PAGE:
Last weekend daylight saving ended as the clock turned back an hour and we said goodbye to the summer of 2016. The changing season has turned the woods a deep red, yellow and brown, transforming the landscape into the brief splendor of autumn. The woods and mountains are echoing with the whistling calls of rutting Sika deer, so it is about time to adapt ourselves and change our walking gear for autumn walking during the shorter, wilder days to come. Our summer shirts and sun hats are replaced by warm, insulating layers, hats, gloves and our newly waterproofed outer gear.

After daylight saving has ended, the darker, shorter days, warrant timely starts on our walks. We need to make sure enough light is left for us and our walkers to make it through the mountains trails before the sun goes down. The terrain can be wetter and the rivers higher, this time of the year, be sure to be visible at all times when walking the rugged Irish mountains, as your visibility is your first safety line. We practice what we preach in our bright coloured gear, fleeces, body warmers and light waterproof jackets that we added to our wardrobes before the autumn season.


Autumn Walking


During our last day of guiding for Eberhardt walking tour group, we experienced some wet and even wild conditions in the Gleninchaquin Valley, but all 16 walkers went home happy. They had experienced the adventures of Kerry and Cork’s Wild Atlantic Way and were able to admire the changing landscapes each and every day. We finished the last day of walking by climbing over the Gleninchaquin waterfall and down to the Gleninchaquin café for a hot cuppa with Pete.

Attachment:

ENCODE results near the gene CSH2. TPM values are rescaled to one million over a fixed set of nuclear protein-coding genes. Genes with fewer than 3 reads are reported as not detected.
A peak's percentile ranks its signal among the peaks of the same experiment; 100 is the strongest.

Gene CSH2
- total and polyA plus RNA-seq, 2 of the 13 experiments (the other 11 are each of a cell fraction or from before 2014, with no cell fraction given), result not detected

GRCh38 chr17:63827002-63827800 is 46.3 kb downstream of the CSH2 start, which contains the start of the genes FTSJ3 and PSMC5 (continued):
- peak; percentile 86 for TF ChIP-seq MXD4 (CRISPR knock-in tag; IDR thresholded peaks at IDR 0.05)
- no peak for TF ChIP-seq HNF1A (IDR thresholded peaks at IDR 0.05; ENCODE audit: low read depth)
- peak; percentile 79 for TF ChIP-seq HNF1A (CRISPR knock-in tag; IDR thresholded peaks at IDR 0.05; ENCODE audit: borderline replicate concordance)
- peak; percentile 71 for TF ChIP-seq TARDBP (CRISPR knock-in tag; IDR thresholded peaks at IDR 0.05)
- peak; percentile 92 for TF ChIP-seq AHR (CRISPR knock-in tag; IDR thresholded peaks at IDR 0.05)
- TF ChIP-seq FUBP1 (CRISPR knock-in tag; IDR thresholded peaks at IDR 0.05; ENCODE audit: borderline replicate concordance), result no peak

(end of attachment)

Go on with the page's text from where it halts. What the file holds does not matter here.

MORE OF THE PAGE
If you would like to experience your own autumn walking and experience the adventures and spectacular landscapes of the Beara Peninsula and Gleninchaquin Valley, book the Gleninchaquin walk today.

Autumn walking
Three Castles, an 11th century O’Mahony built Dunlough Castle on the extreme South-west point of Ireland

On Saturday we walked Mangerton Mountain outside Killarney, a mixed group of Australians, English and some people from Cork were on the mountain with us. We started at the monument for the battle of 1262 AD at Cormacs Haggart, then a level 3 walk going up from 140m to the Devils Punch bowl outlet at 650m for a nice lunch stop.

The weather was cloudy but fine, Mangerton just clear of the clouds about with a warm feeling 17 degrees.

After that we went up around the Devils Punch bowl, with spectacular views over to Kenmare bay and the whole McGillycuddy’s reeks. After reaching the top of 834m we carried on around the steep ridge with views down into next 2 lakes, in deeply cut glacial valleys. The way down is over a rocky path, taking our time to stay comfortable and safe. Tea and cake were very welcome afterwards at Muckross House Garden Restaurant, a great walk on a good day.

Mangerton Walk Wild Atlantic Walking Tours

Book the Mangerton guided walk today.